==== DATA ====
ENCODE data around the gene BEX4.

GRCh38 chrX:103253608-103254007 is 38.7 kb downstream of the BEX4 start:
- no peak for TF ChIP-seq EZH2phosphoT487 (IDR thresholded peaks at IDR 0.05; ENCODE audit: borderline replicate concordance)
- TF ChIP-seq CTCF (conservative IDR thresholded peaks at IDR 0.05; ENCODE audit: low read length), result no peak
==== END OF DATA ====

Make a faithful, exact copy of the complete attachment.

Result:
ENCODE data around the gene BEX4.

GRCh38 chrX:103253608-103254007 is 38.7 kb downstream of the BEX4 start:
- no peak for TF ChIP-seq EZH2phosphoT487 (IDR thresholded peaks at IDR 0.05; ENCODE audit: borderline replicate concordance)
- TF ChIP-seq CTCF (conservative IDR thresholded peaks at IDR 0.05; ENCODE audit: low read length), result no peak